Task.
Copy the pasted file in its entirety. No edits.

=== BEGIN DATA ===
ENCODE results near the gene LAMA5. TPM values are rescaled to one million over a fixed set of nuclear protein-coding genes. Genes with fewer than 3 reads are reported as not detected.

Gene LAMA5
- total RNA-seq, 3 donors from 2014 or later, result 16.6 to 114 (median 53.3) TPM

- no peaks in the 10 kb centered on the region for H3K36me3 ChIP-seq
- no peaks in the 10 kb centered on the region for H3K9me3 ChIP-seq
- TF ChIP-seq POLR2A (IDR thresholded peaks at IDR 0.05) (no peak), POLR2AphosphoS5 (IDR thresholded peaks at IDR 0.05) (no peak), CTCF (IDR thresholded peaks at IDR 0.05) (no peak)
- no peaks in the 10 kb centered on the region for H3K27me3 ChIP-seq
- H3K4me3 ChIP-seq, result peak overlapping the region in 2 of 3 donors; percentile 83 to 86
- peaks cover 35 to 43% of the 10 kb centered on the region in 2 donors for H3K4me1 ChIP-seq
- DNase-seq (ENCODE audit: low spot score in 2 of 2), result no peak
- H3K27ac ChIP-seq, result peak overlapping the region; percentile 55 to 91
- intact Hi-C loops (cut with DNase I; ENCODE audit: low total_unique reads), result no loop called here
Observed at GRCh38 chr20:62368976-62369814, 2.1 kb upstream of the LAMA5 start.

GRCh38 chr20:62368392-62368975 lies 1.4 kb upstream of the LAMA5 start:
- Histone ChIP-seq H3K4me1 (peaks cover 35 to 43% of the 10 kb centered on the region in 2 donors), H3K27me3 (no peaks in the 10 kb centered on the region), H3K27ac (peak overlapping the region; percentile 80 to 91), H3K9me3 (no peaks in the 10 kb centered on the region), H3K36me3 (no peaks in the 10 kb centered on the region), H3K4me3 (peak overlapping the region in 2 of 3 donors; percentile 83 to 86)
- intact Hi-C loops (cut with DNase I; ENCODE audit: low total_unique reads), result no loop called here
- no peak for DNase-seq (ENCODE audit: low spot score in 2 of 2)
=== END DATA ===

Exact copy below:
ENCODE results near the gene LAMA5. TPM values are rescaled to one million over a fixed set of nuclear protein-coding genes. Genes with fewer than 3 reads are reported as not detected.

Gene LAMA5
- total RNA-seq, 3 donors from 2014 or later, result 16.6 to 114 (median 53.3) TPM

- no peaks in the 10 kb centered on the region for H3K36me3 ChIP-seq
- no peaks in the 10 kb centered on the region for H3K9me3 ChIP-seq
- TF ChIP-seq POLR2A (IDR thresholded peaks at IDR 0.05) (no peak), POLR2AphosphoS5 (IDR thresholded peaks at IDR 0.05) (no peak), CTCF (IDR thresholded peaks at IDR 0.05) (no peak)
- no peaks in the 10 kb centered on the region for H3K27me3 ChIP-seq
- H3K4me3 ChIP-seq, result peak overlapping the region in 2 of 3 donors; percentile 83 to 86
- peaks cover 35 to 43% of the 10 kb centered on the region in 2 donors for H3K4me1 ChIP-seq
- DNase-seq (ENCODE audit: low spot score in 2 of 2), result no peak
- H3K27ac ChIP-seq, result peak overlapping the region; percentile 55 to 91
- intact Hi-C loops (cut with DNase I; ENCODE audit: low total_unique reads), result no loop called here
Observed at GRCh38 chr20:62368976-62369814, 2.1 kb upstream of the LAMA5 start.

GRCh38 chr20:62368392-62368975 lies 1.4 kb upstream of the LAMA5 start:
- Histone ChIP-seq H3K4me1 (peaks cover 35 to 43% of the 10 kb centered on the region in 2 donors), H3K27me3 (no peaks in the 10 kb centered on the region), H3K27ac (peak overlapping the region; percentile 80 to 91), H3K9me3 (no peaks in the 10 kb centered on the region), H3K36me3 (no peaks in the 10 kb centered on the region), H3K4me3 (peak overlapping the region in 2 of 3 donors; percentile 83 to 86)
- intact Hi-C loops (cut with DNase I; ENCODE audit: low total_unique reads), result no loop called here
- no peak for DNase-seq (ENCODE audit: low spot score in 2 of 2)